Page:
What Great Bosses Know about Good Listening
It's often said that successful employees "have the boss's ear." But ears aren't enough. They want your eyes, too, dear manager. And your full focus.
Simply put: If you want to be known as a good listener, here's a short cut to success: Step away from the keyboard. Put down the BlackBerry. Turn your whole self in the direction of the person speaking to you. Look 'em in the eye (but not continuously, that's creepy).
I guarantee if you try those small steps, you will improve your reputation as a Boss with Great Ears.
I know because of the number of complaints I hear about multitasking bosses who tell staffers, "Go ahead, talk, I'm listening." But the employees hear, "Here's a fraction of my attention, that's plenty."
Employees don't like it. And I don't blame them. I also don't blame good bosses who are trying to do many things at once. They're probably overloaded themselves and feel it's better to be accessible while otherwise engaged than to say, "I don't have time for you."
I DO blame managers who expect people to adapt to their quirks -- like short attention spans, faulty time management or inscrutable priorities. Rank may have its privileges, but being rude and expecting people to endure that isn't one of them.
Call me an eternal optimist, but I think the rude crowd is small. Most lousy listeners don't intend to offend. And when they learn they're seen that way, they're humbled, hurt and open to change.
What else can they do besides disconnect from their electronic tethers? They can follow the lead of the managers whose feedback tells them they're excellent listeners. Here are some tips good listeners have shared:
- Pause whatever you're doing. Make it obvious to the speaker that you are fully focused on him or her.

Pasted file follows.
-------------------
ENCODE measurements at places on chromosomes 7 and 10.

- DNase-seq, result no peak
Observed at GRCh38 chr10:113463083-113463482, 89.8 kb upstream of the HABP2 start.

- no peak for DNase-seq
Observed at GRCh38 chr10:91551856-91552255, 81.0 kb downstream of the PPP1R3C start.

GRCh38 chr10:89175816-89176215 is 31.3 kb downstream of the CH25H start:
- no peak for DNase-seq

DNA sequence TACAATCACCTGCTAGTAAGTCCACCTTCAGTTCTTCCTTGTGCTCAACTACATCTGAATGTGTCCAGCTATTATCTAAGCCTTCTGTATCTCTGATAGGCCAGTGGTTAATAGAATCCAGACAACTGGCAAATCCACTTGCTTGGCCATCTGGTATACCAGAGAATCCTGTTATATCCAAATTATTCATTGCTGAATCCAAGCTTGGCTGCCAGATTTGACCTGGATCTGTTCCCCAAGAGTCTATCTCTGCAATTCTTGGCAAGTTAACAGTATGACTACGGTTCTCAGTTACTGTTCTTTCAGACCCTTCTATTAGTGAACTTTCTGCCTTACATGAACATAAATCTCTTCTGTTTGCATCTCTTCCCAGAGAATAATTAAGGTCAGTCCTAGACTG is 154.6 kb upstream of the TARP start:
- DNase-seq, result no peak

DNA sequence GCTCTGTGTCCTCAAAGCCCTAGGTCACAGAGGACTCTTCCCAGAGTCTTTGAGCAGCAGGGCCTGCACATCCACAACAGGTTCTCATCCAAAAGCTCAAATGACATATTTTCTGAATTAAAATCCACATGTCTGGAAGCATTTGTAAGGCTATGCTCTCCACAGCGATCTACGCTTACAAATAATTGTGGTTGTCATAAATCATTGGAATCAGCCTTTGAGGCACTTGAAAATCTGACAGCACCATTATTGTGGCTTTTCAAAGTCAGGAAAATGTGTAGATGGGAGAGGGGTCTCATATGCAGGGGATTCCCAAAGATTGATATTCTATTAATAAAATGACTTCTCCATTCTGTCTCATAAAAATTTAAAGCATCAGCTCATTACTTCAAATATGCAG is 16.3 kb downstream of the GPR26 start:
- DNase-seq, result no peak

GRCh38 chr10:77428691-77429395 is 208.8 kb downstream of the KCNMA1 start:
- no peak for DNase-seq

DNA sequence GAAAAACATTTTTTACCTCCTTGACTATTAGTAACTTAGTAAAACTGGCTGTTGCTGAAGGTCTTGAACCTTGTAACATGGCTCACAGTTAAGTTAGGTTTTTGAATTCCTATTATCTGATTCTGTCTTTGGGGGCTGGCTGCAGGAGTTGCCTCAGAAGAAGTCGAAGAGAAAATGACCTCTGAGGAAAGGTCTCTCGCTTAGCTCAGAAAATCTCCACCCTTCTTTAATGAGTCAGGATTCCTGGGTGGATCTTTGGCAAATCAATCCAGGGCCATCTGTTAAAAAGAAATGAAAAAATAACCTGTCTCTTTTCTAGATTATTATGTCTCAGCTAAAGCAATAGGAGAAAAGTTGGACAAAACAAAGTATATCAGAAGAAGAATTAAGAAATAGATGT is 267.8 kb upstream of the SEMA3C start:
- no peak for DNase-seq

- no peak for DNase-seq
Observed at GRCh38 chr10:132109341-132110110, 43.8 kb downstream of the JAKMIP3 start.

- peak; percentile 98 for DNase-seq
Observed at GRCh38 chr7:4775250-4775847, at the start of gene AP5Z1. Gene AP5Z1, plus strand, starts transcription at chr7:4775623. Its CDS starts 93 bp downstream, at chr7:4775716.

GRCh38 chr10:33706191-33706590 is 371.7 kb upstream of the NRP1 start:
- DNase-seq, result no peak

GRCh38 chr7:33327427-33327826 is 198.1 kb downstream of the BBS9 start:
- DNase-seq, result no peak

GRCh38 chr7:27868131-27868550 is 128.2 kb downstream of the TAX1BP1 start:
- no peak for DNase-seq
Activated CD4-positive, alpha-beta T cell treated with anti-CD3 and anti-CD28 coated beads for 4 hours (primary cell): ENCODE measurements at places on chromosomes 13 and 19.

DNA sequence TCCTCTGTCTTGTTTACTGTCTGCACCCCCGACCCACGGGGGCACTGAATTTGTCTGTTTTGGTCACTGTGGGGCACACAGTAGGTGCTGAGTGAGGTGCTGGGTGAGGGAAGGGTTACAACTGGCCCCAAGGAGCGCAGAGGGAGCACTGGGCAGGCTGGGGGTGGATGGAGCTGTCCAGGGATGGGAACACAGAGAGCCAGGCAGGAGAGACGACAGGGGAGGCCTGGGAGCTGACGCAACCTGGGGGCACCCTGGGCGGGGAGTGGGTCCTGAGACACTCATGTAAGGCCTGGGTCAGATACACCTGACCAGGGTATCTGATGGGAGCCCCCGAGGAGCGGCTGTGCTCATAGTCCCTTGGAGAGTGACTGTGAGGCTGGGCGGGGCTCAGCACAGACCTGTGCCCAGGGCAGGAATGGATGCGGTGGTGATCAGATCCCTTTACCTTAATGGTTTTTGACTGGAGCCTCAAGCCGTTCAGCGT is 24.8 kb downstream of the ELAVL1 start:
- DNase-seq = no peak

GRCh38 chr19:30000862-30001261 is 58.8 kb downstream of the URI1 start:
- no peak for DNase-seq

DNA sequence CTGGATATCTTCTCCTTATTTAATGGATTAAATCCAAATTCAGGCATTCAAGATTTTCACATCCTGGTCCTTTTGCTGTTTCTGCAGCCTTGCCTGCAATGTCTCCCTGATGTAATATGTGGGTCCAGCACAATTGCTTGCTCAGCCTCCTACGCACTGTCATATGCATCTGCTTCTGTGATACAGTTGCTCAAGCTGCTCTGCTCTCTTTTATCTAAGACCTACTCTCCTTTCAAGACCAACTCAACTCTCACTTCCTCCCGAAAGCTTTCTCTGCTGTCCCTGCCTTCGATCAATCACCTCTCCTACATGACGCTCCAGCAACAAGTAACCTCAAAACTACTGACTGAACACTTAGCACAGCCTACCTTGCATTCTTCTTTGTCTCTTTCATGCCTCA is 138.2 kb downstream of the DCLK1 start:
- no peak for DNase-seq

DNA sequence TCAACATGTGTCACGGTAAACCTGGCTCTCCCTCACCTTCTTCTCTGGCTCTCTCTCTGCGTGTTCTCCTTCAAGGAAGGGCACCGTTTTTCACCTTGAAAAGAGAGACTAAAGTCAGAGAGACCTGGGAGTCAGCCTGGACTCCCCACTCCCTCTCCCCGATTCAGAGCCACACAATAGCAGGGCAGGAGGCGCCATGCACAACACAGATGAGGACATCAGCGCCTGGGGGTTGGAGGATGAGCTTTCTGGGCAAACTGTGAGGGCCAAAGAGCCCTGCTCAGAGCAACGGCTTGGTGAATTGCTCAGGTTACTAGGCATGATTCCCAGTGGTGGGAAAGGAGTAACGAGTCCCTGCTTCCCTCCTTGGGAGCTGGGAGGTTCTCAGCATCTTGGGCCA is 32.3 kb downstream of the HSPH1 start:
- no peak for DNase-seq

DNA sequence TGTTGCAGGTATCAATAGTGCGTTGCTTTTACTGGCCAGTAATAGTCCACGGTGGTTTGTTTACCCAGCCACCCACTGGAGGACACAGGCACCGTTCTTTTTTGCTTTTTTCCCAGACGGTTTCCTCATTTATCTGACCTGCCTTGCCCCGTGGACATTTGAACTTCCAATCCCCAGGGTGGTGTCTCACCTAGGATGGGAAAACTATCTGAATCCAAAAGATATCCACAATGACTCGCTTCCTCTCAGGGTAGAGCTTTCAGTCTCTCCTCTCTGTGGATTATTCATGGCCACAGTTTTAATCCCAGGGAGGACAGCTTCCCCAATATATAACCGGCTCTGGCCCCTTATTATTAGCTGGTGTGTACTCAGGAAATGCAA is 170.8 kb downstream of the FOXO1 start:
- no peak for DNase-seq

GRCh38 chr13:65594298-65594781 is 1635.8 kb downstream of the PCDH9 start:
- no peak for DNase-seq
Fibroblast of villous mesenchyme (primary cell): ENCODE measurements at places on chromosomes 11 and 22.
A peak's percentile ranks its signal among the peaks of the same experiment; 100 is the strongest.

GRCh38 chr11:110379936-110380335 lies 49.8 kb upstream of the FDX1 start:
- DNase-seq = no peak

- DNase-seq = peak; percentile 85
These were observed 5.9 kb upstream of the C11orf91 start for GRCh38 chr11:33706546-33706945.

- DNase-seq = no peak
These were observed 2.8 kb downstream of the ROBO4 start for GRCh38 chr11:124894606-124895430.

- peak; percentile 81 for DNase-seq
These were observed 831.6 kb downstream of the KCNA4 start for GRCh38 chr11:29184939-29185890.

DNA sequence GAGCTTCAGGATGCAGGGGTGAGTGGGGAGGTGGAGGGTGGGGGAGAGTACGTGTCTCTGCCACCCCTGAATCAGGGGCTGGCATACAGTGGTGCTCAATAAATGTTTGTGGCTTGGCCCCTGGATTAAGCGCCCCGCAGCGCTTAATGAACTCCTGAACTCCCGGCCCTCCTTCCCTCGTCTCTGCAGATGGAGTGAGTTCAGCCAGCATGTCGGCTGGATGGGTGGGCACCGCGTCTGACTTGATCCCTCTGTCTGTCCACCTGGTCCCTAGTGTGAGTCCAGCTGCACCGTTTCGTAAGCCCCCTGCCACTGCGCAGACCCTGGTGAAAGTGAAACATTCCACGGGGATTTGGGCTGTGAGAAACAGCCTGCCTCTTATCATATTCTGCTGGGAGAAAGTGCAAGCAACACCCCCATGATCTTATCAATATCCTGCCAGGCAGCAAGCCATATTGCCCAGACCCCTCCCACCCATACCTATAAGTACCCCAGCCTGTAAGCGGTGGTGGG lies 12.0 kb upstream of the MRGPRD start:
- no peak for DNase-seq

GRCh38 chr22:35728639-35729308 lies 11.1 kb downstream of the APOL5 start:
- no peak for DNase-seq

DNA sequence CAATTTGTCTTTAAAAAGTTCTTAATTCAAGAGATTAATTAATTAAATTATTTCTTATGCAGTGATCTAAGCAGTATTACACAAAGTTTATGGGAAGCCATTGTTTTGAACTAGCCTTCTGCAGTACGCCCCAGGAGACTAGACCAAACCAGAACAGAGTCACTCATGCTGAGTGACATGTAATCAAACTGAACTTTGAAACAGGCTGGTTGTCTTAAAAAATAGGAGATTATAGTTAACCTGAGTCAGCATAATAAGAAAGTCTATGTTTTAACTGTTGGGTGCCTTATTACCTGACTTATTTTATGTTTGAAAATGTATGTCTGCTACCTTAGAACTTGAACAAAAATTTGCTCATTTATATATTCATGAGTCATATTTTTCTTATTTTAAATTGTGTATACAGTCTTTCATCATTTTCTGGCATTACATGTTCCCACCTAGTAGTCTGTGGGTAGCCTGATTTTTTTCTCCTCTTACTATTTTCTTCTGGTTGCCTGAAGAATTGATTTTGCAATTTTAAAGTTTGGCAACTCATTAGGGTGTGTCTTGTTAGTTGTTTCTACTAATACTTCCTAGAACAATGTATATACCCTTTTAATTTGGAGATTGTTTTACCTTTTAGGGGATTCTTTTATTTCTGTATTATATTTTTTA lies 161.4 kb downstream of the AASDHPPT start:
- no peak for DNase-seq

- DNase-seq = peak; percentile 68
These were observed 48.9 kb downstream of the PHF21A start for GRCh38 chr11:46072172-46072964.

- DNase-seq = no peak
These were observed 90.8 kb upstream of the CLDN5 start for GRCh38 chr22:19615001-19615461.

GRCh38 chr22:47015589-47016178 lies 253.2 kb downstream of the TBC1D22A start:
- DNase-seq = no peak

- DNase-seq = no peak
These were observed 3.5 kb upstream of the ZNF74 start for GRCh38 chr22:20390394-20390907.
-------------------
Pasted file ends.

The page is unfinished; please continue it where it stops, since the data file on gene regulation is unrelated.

- Check your body language. Are you inclined in the direction of the speaker or away? If someone snapped a photo of the two of you, what message would the scene telegraph? Tension? Distance? Engagement? Collaboration?
- Resist the temptation to interrupt the other person, especially if he or she has just begun to speak. The exception, of course, is when you're truly helping people by informing them that a problem has already been solved or a major worry or fear they're expressing is groundless. But still, hear them out after your interruption, if they want you to understand their perspective.
- Repeat what you heard. This is another solid gold way of getting credit for listening. If you can reiterate their thoughts, they know you've paid attention.
- Reflect on their feelings. "Sounds like you're pretty pumped about the assignment" and "It's pretty clear you're concerned about the timetable" let people know you didn't just hear their words, you understood the emotions behind them.
- Be upfront about how much time you have for a conversation. I've written this before: people routinely ask "Got a minute?" when they want at least 10 or 20. If you are busy, it is better to tell them, "I have a minute, but I bet you deserve more. Unless this is urgent, can we meet at 2 p.m. so I can give you my full attention?"
Being a better listener doesn't mean you have to give up control of your time or become a slave to windbags. It means developing a workable strategy for making yourself available and then giving people your full focus when you're with them. The benefit: your staff members feel you treat them with respect.
Multitaskers aren't the only lousy listener types: I can identify at least nine more. Have some fun with me as I introduce them in today's podcast: "What Great Bosses Know about Their Ears"
Poynter's "What Great Bosses Know" podcast is sponsored by The City University of New York Graduate School of Journalism. Poynter's leadership and management expert Jill Geisler shares practical information that's valuable for bosses in newsrooms and everywhere.